Historian Geoffrey Blainey knows the burden of holding unpopular beliefs, being a stolen generations skeptic. He speaks to Nick Cater about the state of science.
Many of Blainey’s quarrels with contemporary academe boil down to questions about the nature and jurisdiction of science. Blainey’s instinct that science is a process of discovery rather than a body of consensual knowledge, true beyond question, would have been unremarkable 20 years ago. Yet in today’s heated climate, he risks being pinned with the badge of the denier, or at very least the arrogant slur of youth that, perhaps, he is simply past it. The rigidity of modern thought struggles with the wisdom of experience, particularly in Blainey’s case, where wisdom has been honed by more than a half-century of historical study.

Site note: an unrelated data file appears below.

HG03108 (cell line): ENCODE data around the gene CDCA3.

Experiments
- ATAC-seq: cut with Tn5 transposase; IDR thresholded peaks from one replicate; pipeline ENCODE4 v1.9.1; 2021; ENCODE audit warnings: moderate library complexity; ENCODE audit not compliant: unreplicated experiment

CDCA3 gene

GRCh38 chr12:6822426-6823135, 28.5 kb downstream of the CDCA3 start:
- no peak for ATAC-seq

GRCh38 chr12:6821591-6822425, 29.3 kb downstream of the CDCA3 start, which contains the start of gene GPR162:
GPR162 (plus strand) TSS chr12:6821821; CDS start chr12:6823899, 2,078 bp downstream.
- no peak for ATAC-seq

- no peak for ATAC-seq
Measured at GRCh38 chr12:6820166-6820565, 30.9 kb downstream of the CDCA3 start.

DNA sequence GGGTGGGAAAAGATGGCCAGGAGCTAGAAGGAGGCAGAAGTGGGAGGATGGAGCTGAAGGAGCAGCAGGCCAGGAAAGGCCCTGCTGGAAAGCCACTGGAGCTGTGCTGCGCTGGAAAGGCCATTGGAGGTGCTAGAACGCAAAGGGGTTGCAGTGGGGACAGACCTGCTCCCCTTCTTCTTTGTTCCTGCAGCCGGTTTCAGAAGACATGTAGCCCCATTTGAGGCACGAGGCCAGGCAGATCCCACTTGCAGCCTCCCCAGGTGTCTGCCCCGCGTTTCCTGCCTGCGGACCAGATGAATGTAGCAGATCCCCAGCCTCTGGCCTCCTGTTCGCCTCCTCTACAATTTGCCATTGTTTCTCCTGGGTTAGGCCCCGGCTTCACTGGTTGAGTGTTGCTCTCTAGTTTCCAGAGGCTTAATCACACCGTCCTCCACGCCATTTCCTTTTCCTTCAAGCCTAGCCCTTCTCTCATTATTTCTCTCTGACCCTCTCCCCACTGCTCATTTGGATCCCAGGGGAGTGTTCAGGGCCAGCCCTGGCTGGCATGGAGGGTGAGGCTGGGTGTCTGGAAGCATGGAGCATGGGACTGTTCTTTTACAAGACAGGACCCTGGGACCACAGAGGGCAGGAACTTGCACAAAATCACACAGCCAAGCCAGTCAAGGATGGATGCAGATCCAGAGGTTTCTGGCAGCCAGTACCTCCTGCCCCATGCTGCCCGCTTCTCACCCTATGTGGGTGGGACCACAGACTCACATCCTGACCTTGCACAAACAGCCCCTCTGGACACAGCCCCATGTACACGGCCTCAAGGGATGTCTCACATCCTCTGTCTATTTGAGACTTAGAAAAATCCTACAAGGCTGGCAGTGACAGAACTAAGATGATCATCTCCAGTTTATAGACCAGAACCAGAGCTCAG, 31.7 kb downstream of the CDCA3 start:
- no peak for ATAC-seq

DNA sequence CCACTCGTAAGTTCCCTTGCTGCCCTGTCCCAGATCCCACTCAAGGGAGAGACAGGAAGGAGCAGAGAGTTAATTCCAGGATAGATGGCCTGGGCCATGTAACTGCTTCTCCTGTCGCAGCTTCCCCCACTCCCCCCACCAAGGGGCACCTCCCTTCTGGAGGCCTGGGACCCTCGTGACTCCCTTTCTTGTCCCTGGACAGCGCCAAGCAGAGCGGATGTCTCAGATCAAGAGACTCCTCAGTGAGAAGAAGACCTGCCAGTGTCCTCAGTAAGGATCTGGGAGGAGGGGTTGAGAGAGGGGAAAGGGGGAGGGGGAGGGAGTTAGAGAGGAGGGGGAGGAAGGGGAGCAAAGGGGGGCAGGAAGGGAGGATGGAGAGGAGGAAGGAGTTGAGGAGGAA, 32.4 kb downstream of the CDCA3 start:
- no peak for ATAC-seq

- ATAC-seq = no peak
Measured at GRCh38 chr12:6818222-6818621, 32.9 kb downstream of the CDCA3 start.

“It seems to me,” Blainey advances with customary caution, “It seems to me that science, in the eyes of its spokesmen, has reached an unusual stage. Sometimes in public debates you hear scientists saying this is simply a question for scientists, keep out. We have that in Australia on topics like global warming.
“I think maybe we’ve reached an unusual stage in the flow of ideas where the science is too much on top. The interesting thing to me about science is it’s given the benefit of the doubt now in ways that Christianity used to be given the benefit of the doubt.”